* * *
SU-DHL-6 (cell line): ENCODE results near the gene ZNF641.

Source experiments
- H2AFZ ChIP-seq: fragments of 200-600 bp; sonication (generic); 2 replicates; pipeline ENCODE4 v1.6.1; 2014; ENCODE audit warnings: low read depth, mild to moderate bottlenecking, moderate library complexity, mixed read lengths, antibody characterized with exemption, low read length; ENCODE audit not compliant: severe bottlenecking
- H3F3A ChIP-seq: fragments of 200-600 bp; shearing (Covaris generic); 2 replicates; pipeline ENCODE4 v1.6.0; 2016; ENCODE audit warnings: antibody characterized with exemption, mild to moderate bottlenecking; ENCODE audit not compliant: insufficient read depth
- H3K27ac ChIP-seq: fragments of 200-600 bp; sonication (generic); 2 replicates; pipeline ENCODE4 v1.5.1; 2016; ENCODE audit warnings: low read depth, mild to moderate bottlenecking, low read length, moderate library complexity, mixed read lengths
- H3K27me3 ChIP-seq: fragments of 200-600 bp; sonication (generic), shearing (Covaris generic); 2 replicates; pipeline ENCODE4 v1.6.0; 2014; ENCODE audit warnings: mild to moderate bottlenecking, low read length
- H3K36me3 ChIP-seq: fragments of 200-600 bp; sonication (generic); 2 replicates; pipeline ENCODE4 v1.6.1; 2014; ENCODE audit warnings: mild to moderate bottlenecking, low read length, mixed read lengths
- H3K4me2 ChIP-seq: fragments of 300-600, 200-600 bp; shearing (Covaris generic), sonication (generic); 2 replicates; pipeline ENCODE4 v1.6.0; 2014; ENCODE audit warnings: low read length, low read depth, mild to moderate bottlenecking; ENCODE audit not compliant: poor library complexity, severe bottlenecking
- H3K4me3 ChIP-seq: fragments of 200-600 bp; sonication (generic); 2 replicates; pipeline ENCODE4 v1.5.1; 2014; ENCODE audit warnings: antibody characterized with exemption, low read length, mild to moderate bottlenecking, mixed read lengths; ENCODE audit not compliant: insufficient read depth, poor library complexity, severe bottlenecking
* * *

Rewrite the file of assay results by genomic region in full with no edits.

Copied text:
SU-DHL-6 (cell line): ENCODE results near the gene ZNF641.

Source experiments
- H2AFZ ChIP-seq: fragments of 200-600 bp; sonication (generic); 2 replicates; pipeline ENCODE4 v1.6.1; 2014; ENCODE audit warnings: low read depth, mild to moderate bottlenecking, moderate library complexity, mixed read lengths, antibody characterized with exemption, low read length; ENCODE audit not compliant: severe bottlenecking
- H3F3A ChIP-seq: fragments of 200-600 bp; shearing (Covaris generic); 2 replicates; pipeline ENCODE4 v1.6.0; 2016; ENCODE audit warnings: antibody characterized with exemption, mild to moderate bottlenecking; ENCODE audit not compliant: insufficient read depth
- H3K27ac ChIP-seq: fragments of 200-600 bp; sonication (generic); 2 replicates; pipeline ENCODE4 v1.5.1; 2016; ENCODE audit warnings: low read depth, mild to moderate bottlenecking, low read length, moderate library complexity, mixed read lengths
- H3K27me3 ChIP-seq: fragments of 200-600 bp; sonication (generic), shearing (Covaris generic); 2 replicates; pipeline ENCODE4 v1.6.0; 2014; ENCODE audit warnings: mild to moderate bottlenecking, low read length
- H3K36me3 ChIP-seq: fragments of 200-600 bp; sonication (generic); 2 replicates; pipeline ENCODE4 v1.6.1; 2014; ENCODE audit warnings: mild to moderate bottlenecking, low read length, mixed read lengths
- H3K4me2 ChIP-seq: fragments of 300-600, 200-600 bp; shearing (Covaris generic), sonication (generic); 2 replicates; pipeline ENCODE4 v1.6.0; 2014; ENCODE audit warnings: low read length, low read depth, mild to moderate bottlenecking; ENCODE audit not compliant: poor library complexity, severe bottlenecking
- H3K4me3 ChIP-seq: fragments of 200-600 bp; sonication (generic); 2 replicates; pipeline ENCODE4 v1.5.1; 2014; ENCODE audit warnings: antibody characterized with exemption, low read length, mild to moderate bottlenecking, mixed read lengths; ENCODE audit not compliant: insufficient read depth, poor library complexity, severe bottlenecking